REVIEW | doi:10.20944/preprints202303.0024.v1
Subject: Medicine And Pharmacology, Cardiac And Cardiovascular Systems Keywords: COVID-19; SARS-CoV-2 infection; pulmonary in situ thrombosis; embolism; immunothrombosis; inflammation; coagulopathy
Online: 1 March 2023 (11:37:10 CET)
COVID-19, the infectious disease caused by severe acute respiratory syndrome coronavirus-2 (SARS-CoV-2), is frequently associated with pulmonary thrombotic events, especially in hospitalised patients. Severe SARS-CoV-2 infection is characterized by a proinflammatory state and an associated disbalance in hemostasis. Immune pathology analysis supports the inflammatory nature of pulmonary arterial thrombi composed by white blood cells, especially neutrophils, CD3+ and CD20+ lymphocytes, fibrin, red blood cells and platelets. Immune cells, cytokines, chemokines and the complement system are key drivers of immunothrombosis, as they induce the damage of endothelial cells and initiate pro-inflammatory and pro-coagulant positive feedback loops. Neutrophil extracellular traps induced by COVID-19-associated “cytokine storm”, platelets, red blood cells, and coagulation pathways close the inflammation-endotheliopathy-thrombosis axis, contributing to SARS-CoV-2 associated pulmonary thrombotic events. The hypothesis of immunothrombosis is also supported by the minor role of venous thromboembolism, chest CT imaging data showing peripheral blood clots associated with inflammatory lesions and the high incidence of thrombotic events despite routine thromboprophylaxis. Understanding the complex mechanisms behind COVID-19-induced pulmonary thrombosis will lead to future combination therapies for hospitalised patients with severe disease, that would target the crossroads of inflammatory and coagulation pathways.
ARTICLE | doi:10.20944/preprints201802.0137.v1
Subject: Biology And Life Sciences, Immunology And Microbiology Keywords: mycoses; epidemiology; Romania; candidaemia; aspergillosis; chronic pulmonary conditions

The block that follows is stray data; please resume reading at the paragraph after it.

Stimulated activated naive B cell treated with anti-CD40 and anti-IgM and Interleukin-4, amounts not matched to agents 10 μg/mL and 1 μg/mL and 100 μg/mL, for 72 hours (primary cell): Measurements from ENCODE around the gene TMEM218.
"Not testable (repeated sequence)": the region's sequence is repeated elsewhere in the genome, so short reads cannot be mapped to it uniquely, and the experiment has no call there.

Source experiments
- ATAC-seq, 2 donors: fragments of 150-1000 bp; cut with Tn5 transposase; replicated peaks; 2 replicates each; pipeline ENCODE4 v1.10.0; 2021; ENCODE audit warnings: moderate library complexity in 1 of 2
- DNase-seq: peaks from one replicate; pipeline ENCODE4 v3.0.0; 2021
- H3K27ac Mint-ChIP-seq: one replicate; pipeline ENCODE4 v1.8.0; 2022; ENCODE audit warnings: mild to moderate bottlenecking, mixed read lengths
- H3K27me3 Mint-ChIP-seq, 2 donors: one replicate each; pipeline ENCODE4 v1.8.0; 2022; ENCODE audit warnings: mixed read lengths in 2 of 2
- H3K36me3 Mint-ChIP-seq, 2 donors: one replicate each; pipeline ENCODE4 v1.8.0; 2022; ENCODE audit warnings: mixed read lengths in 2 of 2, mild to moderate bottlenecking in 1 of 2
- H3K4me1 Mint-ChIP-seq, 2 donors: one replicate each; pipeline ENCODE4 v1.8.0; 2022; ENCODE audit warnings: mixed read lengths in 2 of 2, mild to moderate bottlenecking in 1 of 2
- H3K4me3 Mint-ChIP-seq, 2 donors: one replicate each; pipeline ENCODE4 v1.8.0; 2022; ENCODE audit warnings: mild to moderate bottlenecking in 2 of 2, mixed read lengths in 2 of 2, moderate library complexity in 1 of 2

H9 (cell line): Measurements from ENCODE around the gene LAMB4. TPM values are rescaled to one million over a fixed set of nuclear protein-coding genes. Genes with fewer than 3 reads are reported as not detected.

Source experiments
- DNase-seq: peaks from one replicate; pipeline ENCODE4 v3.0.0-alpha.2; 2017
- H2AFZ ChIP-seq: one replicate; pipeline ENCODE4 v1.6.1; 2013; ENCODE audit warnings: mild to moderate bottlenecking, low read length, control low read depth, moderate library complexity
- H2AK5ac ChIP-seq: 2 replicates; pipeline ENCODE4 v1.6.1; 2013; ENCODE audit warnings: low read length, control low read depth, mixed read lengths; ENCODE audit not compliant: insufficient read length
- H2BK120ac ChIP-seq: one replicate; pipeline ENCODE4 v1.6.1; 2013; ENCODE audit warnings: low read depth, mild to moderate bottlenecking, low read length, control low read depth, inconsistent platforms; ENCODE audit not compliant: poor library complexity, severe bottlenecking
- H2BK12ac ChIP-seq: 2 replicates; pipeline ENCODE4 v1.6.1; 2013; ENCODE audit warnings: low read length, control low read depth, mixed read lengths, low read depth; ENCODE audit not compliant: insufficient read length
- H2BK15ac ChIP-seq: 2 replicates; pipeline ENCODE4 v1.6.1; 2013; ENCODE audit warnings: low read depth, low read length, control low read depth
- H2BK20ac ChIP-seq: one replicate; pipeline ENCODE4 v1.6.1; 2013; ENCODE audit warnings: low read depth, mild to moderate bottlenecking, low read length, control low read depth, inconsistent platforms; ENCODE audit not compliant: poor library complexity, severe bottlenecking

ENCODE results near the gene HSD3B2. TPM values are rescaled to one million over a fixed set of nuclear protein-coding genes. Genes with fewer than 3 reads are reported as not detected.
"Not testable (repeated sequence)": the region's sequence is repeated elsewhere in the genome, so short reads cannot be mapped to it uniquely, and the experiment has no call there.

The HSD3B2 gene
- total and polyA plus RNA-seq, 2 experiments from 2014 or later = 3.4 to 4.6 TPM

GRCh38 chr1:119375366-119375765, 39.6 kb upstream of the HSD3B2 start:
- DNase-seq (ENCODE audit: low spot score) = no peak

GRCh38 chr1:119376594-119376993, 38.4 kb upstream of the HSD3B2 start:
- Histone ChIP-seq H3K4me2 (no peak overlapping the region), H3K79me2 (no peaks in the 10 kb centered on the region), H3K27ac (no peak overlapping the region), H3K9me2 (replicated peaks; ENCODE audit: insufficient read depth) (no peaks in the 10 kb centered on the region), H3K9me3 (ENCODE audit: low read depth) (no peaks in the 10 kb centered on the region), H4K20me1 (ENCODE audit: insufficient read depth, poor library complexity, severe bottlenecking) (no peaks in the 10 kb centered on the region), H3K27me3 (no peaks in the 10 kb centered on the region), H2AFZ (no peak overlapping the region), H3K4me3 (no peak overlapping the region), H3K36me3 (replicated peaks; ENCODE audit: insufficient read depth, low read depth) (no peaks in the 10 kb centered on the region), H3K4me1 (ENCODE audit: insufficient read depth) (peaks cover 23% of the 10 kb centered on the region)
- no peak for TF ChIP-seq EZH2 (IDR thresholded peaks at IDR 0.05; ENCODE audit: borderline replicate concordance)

Online: 21 February 2018 (16:41:29 CET)
Objective: To estimate for the first time the burden of serious fungal infections in Romania; Methods: Data derived from the World Health Organization (WHO), National Institute of Statistics, Romanian public health agencies and non-profit health organizations and published annual reports on local epidemiology were used in the present study. When no data was available, specific at-risk populations were used to calculate frequencies of serious fungal diseases, using previously published epidemiological parameters. All data refer to the year 2016; 3) Results: The estimated number of serious fungal infections in Romanian population was 435,930 in 2016. Recurrent vulvovaginal candidiasis accounts for up to 80% of total cases (more than 350,000 women annually). Concerning the HIV related infections, among 14349 infected persons, Pneumocystis pneumonia occurred in about 10% of late presenters (30 cases in 2016), while cryptococcal meningitis is rarely diagnosed (less than 20 cases). Annually, the total number of oesophageal candidiasis and oral thrush cases in HIV-positive patients may be as high as 1229 and 3066, respectively. In immunocompromised and cancer patient population, the annual incidence of candidaemia is 295, and at least 158 invasive aspergillosis cases and 4 mucormycosis cases occur yearly. With 4,966 critical care beds and approximately 200,000 abdominal surgeries performed, the estimated annual incidence of candidaemia and Candida peritonitis is 689 and 344, respectively. The annual incidence of pulmonary tuberculosis is still high in Romania (12,747 cases). Thus, the prevalence of post-TB chronic pulmonary aspergillosis is estimated to be 8.98/100,000 (1768 cases). The prevalence of chronic obstructive pulmonary disease (COPD) and asthma in adults is 6% and 6.5%, respectively. Therefore, allergic bronchopulmonary aspergillosis prevalence is estimated at 29,387 and severe asthma with fungal sensitisation at 38,731 cases annually. 4) Conclusions: Not being on the list of reportable diseases, the number of patients presenting with severe mycoses in Romania can only be roughly estimated. Based on local reports and prevalence estimation, we consider that at least 2.2% of Romanians suffer a serious form of fungal disease.